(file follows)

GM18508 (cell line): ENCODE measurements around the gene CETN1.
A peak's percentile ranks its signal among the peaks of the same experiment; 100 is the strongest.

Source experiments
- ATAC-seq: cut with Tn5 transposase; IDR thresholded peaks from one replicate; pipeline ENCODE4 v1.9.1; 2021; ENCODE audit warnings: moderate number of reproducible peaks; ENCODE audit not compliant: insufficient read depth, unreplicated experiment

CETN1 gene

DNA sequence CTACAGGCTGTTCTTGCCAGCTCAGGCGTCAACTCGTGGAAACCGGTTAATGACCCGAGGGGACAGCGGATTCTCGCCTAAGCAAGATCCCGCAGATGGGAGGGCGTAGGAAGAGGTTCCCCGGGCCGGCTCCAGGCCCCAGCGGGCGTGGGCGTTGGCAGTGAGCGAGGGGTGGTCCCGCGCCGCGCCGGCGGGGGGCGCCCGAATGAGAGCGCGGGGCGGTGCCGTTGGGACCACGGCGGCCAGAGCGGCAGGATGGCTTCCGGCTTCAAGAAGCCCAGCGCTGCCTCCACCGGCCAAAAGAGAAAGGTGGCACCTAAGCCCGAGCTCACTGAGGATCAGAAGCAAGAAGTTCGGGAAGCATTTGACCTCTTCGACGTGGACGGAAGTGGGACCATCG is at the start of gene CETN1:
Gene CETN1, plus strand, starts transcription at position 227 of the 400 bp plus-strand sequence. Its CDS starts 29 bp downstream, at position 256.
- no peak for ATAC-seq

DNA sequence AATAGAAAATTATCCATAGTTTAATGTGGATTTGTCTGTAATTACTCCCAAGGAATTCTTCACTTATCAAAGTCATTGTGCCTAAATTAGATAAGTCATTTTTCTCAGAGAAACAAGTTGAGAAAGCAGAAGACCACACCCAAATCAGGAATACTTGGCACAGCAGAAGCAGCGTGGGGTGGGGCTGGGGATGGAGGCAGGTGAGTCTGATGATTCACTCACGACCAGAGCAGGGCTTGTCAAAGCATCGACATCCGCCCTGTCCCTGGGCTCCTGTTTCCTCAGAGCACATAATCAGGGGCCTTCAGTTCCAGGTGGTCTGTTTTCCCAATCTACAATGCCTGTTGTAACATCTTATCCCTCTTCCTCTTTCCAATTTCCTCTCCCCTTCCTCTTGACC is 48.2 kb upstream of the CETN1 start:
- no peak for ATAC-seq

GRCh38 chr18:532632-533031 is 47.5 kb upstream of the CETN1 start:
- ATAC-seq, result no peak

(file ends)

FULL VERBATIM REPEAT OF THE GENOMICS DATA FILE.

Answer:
GM18508 (cell line): ENCODE measurements around the gene CETN1.
A peak's percentile ranks its signal among the peaks of the same experiment; 100 is the strongest.

Source experiments
- ATAC-seq: cut with Tn5 transposase; IDR thresholded peaks from one replicate; pipeline ENCODE4 v1.9.1; 2021; ENCODE audit warnings: moderate number of reproducible peaks; ENCODE audit not compliant: insufficient read depth, unreplicated experiment

CETN1 gene

DNA sequence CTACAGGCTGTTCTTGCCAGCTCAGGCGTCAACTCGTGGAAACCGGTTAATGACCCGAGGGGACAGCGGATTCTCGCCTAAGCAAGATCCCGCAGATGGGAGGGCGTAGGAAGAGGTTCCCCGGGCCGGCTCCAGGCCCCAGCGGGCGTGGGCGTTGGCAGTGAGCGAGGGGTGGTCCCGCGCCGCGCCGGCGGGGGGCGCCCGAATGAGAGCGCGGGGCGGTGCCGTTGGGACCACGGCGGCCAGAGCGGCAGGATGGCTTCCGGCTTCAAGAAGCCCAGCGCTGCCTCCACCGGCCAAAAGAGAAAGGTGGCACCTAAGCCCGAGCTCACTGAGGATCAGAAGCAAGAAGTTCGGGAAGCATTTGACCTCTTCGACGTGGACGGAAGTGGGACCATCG is at the start of gene CETN1:
Gene CETN1, plus strand, starts transcription at position 227 of the 400 bp plus-strand sequence. Its CDS starts 29 bp downstream, at position 256.
- no peak for ATAC-seq

DNA sequence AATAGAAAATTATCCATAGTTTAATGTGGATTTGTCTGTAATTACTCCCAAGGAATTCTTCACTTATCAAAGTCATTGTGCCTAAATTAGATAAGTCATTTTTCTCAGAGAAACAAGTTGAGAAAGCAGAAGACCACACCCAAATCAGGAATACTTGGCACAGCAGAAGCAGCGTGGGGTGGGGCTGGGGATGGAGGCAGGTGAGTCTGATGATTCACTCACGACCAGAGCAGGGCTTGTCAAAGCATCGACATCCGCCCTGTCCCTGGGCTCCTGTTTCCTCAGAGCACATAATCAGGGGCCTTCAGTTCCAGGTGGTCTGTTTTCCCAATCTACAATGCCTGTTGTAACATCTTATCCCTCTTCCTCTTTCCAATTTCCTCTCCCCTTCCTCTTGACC is 48.2 kb upstream of the CETN1 start:
- no peak for ATAC-seq

GRCh38 chr18:532632-533031 is 47.5 kb upstream of the CETN1 start:
- ATAC-seq, result no peak